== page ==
What Is Sea Glass?
An introductory explanation of sea glass
Examples of colorful and rare sea glass found on beaches around the world.
Some beaches that were local dumps at one time, like this one in Bermuda, can produce bountiful amounts of sea glass.
Sea glass, also called beach glass, is any glass that has eventually found its way to a body of water that has a sufficient combination of surf, sand and stone to naturally tumble smooth and frost the shard into a genuine sea glass gem.
Where does sea glass comes from?
Most often sea glass originates from glass products that have outlived their usefullness and were thrown away. It may have come from people tossing empty bottles against the rocks along a stretch of beach. It may also have originated from a dump located near the coast where the debris has spilled into the surf. Glass thrown overboard from boats in shipping lanes, marinas or areas of commerce can also be a source of sea glass.
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As this close-up demonstrates, sea glass usually acquires "C-shaped" pits on its surface of varying sizes and orientation.
The glass shards, being exposed to varying degrees of surf, tides and current, will move over the sand, pebbles and small rock. Sometimes shards will be lodged into an area of the coast where the sand and pebbles will move over them. Either way, the sand and rock act as varying grits of sandpaper to smooth out the rough edges of the sea glass. Over time, there will no longer be any sharp and shiny edges. Sea glass of this nature is considered to be well-conditioned, baked or cooked.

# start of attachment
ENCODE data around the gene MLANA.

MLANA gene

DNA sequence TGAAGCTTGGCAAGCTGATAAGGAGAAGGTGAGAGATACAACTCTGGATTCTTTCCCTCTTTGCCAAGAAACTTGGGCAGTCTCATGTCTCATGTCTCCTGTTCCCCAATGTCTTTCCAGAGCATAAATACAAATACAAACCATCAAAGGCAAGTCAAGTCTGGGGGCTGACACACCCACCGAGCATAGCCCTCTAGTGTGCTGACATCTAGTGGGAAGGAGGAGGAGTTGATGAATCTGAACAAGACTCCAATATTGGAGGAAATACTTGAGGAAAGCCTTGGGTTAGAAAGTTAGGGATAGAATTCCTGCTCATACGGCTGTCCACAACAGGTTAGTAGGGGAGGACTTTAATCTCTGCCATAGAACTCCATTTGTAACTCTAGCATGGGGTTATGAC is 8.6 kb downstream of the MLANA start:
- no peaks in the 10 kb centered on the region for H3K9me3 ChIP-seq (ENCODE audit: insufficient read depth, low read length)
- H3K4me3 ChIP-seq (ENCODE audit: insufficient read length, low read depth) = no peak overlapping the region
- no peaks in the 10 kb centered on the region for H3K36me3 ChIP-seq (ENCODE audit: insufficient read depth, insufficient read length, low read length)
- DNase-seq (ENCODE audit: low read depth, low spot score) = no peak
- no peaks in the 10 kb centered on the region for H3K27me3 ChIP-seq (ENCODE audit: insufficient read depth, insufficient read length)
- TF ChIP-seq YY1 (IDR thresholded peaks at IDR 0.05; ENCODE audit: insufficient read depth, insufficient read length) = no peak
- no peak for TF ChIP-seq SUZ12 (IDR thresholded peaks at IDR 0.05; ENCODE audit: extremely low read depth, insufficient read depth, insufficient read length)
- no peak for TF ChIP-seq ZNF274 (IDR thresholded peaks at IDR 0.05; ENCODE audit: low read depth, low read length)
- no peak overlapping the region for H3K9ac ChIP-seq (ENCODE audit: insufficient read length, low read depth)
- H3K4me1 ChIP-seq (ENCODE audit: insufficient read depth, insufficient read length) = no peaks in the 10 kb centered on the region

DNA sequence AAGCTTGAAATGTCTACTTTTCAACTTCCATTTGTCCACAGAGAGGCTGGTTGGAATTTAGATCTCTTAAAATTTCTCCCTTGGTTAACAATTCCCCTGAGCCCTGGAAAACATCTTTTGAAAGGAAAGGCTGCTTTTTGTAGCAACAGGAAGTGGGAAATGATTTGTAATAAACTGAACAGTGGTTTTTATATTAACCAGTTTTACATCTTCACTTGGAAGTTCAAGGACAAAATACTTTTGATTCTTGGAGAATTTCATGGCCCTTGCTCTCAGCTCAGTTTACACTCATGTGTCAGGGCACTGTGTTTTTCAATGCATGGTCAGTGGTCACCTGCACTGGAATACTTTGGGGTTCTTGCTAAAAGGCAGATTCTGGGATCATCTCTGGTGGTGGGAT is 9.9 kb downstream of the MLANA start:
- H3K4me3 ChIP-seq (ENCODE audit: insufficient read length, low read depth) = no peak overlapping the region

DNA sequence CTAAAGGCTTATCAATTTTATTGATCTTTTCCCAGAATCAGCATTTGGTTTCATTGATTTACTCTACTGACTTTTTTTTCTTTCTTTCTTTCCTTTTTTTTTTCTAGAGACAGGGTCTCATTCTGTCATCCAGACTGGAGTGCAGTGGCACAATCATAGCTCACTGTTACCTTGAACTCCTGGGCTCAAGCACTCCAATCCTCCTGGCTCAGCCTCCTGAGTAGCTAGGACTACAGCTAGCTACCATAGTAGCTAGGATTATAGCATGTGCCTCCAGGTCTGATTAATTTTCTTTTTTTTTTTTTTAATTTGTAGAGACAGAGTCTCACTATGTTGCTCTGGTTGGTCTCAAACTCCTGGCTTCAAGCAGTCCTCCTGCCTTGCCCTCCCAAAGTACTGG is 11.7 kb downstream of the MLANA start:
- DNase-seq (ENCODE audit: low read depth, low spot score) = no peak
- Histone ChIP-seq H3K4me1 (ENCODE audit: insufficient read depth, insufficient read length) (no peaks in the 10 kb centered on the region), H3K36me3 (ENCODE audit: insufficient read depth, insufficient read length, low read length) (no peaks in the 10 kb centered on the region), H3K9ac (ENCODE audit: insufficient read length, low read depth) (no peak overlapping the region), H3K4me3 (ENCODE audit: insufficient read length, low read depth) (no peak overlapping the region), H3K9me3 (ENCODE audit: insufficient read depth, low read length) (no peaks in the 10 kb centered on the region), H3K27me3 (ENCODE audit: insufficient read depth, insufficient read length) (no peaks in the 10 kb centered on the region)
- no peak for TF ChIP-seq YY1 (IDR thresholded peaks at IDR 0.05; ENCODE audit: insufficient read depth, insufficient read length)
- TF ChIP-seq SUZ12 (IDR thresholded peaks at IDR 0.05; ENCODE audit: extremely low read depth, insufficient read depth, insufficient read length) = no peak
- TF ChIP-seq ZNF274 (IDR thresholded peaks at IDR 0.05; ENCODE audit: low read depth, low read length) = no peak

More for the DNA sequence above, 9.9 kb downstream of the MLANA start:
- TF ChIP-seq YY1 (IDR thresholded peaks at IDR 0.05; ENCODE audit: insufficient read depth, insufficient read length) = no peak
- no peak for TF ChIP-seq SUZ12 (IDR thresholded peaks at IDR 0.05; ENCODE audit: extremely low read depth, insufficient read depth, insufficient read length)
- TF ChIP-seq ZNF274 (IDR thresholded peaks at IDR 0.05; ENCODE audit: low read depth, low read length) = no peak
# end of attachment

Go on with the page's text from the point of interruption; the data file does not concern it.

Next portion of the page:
Sea glass requires a sufficient combination of surf, sand and stone to tumble smooth and frost the glass.
Sea glass also acquires a frosty, pitted patina. This is due to exposure to water with a higher than average pH value. The alkaline nature of the water will affect the surface of the glass which leads to the "C-shaped" g and frost often associated with sea glass. In different coastal local around the world with varying degrees of pH the sea glass will have more or less frost associated with it.
Sea glass colors
Sea glass comes in many colors, determined by the original source of the glass. Some colors are more valued and rarer than other colors. Cobalt blue or a deep aqua are very desirable colors by the sea glass collector. Other colors, like cherry red and yellow, are much rarer to find due to the lower glass production in those colors.
For the discriminating sea glass collector any shard that hasn't been sufficiently conditioned and frosted, that still retains translucent sides and/or chipped edges, is not considered sea glass worth keeping even if it is of a rare color. This beachcomber will toss the shard back into the ocean to allow nature more time to work its magic. Then perhaps another fortunate sea glass hunter in the future may find it.